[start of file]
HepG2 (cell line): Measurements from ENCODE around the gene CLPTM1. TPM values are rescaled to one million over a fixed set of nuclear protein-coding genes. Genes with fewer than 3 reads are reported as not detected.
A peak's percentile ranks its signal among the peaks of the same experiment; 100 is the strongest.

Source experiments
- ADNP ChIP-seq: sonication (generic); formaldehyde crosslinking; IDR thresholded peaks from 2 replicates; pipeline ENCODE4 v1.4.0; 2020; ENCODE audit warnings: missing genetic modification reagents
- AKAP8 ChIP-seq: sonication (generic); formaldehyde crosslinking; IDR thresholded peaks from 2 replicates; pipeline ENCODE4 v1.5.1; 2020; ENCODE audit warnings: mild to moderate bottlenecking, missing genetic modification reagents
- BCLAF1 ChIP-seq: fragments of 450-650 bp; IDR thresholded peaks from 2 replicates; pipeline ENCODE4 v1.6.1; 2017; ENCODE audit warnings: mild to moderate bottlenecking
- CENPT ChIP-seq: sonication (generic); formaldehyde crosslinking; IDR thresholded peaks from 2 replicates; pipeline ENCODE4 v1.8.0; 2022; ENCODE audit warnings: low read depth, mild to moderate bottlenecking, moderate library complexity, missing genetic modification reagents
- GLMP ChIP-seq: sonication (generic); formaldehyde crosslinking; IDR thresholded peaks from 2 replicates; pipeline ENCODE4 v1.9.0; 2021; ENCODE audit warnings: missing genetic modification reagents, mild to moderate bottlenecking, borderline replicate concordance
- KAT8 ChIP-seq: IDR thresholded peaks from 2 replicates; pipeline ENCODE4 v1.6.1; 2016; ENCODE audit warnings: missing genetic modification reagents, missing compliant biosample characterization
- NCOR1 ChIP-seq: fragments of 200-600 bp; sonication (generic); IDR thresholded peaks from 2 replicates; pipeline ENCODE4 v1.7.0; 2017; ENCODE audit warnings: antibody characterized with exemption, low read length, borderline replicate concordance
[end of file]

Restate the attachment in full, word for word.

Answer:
HepG2 (cell line): Measurements from ENCODE around the gene CLPTM1. TPM values are rescaled to one million over a fixed set of nuclear protein-coding genes. Genes with fewer than 3 reads are reported as not detected.
A peak's percentile ranks its signal among the peaks of the same experiment; 100 is the strongest.

Source experiments
- ADNP ChIP-seq: sonication (generic); formaldehyde crosslinking; IDR thresholded peaks from 2 replicates; pipeline ENCODE4 v1.4.0; 2020; ENCODE audit warnings: missing genetic modification reagents
- AKAP8 ChIP-seq: sonication (generic); formaldehyde crosslinking; IDR thresholded peaks from 2 replicates; pipeline ENCODE4 v1.5.1; 2020; ENCODE audit warnings: mild to moderate bottlenecking, missing genetic modification reagents
- BCLAF1 ChIP-seq: fragments of 450-650 bp; IDR thresholded peaks from 2 replicates; pipeline ENCODE4 v1.6.1; 2017; ENCODE audit warnings: mild to moderate bottlenecking
- CENPT ChIP-seq: sonication (generic); formaldehyde crosslinking; IDR thresholded peaks from 2 replicates; pipeline ENCODE4 v1.8.0; 2022; ENCODE audit warnings: low read depth, mild to moderate bottlenecking, moderate library complexity, missing genetic modification reagents
- GLMP ChIP-seq: sonication (generic); formaldehyde crosslinking; IDR thresholded peaks from 2 replicates; pipeline ENCODE4 v1.9.0; 2021; ENCODE audit warnings: missing genetic modification reagents, mild to moderate bottlenecking, borderline replicate concordance
- KAT8 ChIP-seq: IDR thresholded peaks from 2 replicates; pipeline ENCODE4 v1.6.1; 2016; ENCODE audit warnings: missing genetic modification reagents, missing compliant biosample characterization
- NCOR1 ChIP-seq: fragments of 200-600 bp; sonication (generic); IDR thresholded peaks from 2 replicates; pipeline ENCODE4 v1.7.0; 2017; ENCODE audit warnings: antibody characterized with exemption, low read length, borderline replicate concordance